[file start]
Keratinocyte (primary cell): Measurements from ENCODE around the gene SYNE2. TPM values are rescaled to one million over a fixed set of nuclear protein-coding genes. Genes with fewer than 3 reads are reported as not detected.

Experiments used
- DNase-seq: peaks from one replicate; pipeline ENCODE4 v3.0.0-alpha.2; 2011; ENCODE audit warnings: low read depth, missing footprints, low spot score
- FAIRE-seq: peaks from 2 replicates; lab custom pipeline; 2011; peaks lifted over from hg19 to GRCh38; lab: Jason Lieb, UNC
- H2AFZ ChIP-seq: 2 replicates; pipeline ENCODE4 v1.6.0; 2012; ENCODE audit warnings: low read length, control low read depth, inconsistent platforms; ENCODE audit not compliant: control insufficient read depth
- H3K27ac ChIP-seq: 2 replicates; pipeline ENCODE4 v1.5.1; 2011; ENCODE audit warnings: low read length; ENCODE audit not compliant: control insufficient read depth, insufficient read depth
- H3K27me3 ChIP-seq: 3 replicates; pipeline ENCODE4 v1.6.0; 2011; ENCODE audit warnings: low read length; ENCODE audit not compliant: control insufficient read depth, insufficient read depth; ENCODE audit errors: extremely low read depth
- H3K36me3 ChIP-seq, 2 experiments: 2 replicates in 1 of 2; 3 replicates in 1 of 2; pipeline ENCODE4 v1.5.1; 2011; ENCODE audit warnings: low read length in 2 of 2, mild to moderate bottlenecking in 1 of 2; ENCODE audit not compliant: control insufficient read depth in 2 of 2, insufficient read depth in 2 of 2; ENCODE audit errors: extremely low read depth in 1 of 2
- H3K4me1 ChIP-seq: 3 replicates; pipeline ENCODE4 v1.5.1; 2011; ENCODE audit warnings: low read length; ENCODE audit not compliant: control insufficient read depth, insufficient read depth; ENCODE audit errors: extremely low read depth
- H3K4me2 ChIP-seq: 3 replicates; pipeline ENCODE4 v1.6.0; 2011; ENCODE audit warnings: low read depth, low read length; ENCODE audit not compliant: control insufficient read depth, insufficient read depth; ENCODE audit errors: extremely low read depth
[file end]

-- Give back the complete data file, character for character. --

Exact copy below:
Keratinocyte (primary cell): Measurements from ENCODE around the gene SYNE2. TPM values are rescaled to one million over a fixed set of nuclear protein-coding genes. Genes with fewer than 3 reads are reported as not detected.

Experiments used
- DNase-seq: peaks from one replicate; pipeline ENCODE4 v3.0.0-alpha.2; 2011; ENCODE audit warnings: low read depth, missing footprints, low spot score
- FAIRE-seq: peaks from 2 replicates; lab custom pipeline; 2011; peaks lifted over from hg19 to GRCh38; lab: Jason Lieb, UNC
- H2AFZ ChIP-seq: 2 replicates; pipeline ENCODE4 v1.6.0; 2012; ENCODE audit warnings: low read length, control low read depth, inconsistent platforms; ENCODE audit not compliant: control insufficient read depth
- H3K27ac ChIP-seq: 2 replicates; pipeline ENCODE4 v1.5.1; 2011; ENCODE audit warnings: low read length; ENCODE audit not compliant: control insufficient read depth, insufficient read depth
- H3K27me3 ChIP-seq: 3 replicates; pipeline ENCODE4 v1.6.0; 2011; ENCODE audit warnings: low read length; ENCODE audit not compliant: control insufficient read depth, insufficient read depth; ENCODE audit errors: extremely low read depth
- H3K36me3 ChIP-seq, 2 experiments: 2 replicates in 1 of 2; 3 replicates in 1 of 2; pipeline ENCODE4 v1.5.1; 2011; ENCODE audit warnings: low read length in 2 of 2, mild to moderate bottlenecking in 1 of 2; ENCODE audit not compliant: control insufficient read depth in 2 of 2, insufficient read depth in 2 of 2; ENCODE audit errors: extremely low read depth in 1 of 2
- H3K4me1 ChIP-seq: 3 replicates; pipeline ENCODE4 v1.5.1; 2011; ENCODE audit warnings: low read length; ENCODE audit not compliant: control insufficient read depth, insufficient read depth; ENCODE audit errors: extremely low read depth
- H3K4me2 ChIP-seq: 3 replicates; pipeline ENCODE4 v1.6.0; 2011; ENCODE audit warnings: low read depth, low read length; ENCODE audit not compliant: control insufficient read depth, insufficient read depth; ENCODE audit errors: extremely low read depth